My Lords, like the noble Lord, Lord Teverson, I welcome not only the Statement but the fact that the Prime Minister actually got to New York and had some really good news on that front; I hope he will develop that side of his life. I was impressed that the poorest countries got a mention, especially because that is what our Department for International Development is for, but is it saying enough about this to the general public? Perhaps it needs the Prime Minister to get behind it. This is critical for some of the countries we are supporting, but nobody knows that we are supporting them. Should we be sending more delegations of Members of Parliament to see what is being done? I am not satisfied with that. There was a figure in the press this morning that the sea will rise 10 millimetres per annum by the end of the century. This is a horrifying statistic. Are we doing enough to support those particular countries? Can the Minister say any more about that?

That is an interesting point. How much more can we do using the intellectual resources of Members of this House and the other place to engage directly with countries at the sharper end of climate change? I accept that and I will take it away and give some consideration to how we can use the resources available to us. I think we need to promote more carefully the good work that we do overseas, not just in the area of poverty, which is perhaps better known, but in addressing wider climate change questions. Only by doing that can we ensure that our people retain a strong commitment to the 0.7% of GDP for the millennium development goals. We need to make sure that that is the bedrock on which we build, not a fight that we have to have every single time we look at it because it is simply being eroded.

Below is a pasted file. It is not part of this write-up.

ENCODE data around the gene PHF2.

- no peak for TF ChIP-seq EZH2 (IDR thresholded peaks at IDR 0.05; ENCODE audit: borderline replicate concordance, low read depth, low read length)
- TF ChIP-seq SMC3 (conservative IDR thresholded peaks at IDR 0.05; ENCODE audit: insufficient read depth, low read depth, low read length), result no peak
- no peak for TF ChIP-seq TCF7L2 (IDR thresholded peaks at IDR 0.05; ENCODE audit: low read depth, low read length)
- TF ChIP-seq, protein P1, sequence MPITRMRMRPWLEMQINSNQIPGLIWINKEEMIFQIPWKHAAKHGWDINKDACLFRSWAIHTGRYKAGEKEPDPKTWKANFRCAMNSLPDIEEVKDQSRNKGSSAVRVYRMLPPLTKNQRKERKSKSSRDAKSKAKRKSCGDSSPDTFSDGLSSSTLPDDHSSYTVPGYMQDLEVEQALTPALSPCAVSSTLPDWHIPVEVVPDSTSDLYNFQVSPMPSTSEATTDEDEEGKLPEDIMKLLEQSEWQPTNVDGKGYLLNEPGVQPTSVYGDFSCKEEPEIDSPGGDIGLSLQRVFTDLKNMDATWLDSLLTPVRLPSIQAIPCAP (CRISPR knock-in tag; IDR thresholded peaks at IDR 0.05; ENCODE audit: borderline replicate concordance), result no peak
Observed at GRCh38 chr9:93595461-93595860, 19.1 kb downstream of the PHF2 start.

On the question of the sea level rise, I had a meeting not so long ago with the ambassador of the Maldives. The noble Lord will appreciate that the highest point on the Maldives is actually lower than my height, so its people will experience this very quickly; even at that level of seawater rise, the land will disappear in very short order. We need to consider very carefully how we can help a country such as the Maldives, as well as other island states, which will be very much at the sharpest end of any sea level rise. We also have to accept that it is not just the sea level that is rising but the sea temperature. We will face a lot of challenges. We often talk about global migration issues. We will see that global migration in the water first; we will see it in the seas. The seas around the United Kingdom are shallower—we have the North Sea basin—and we will begin to see our fishing industry experiencing very different kinds of fish, potentially in very short order. We need to be on top of a whole range of issues and we need to be careful to ensure that people understand the challenges we face, not just at home but in supporting the wider global community in this area.

Sitting suspended.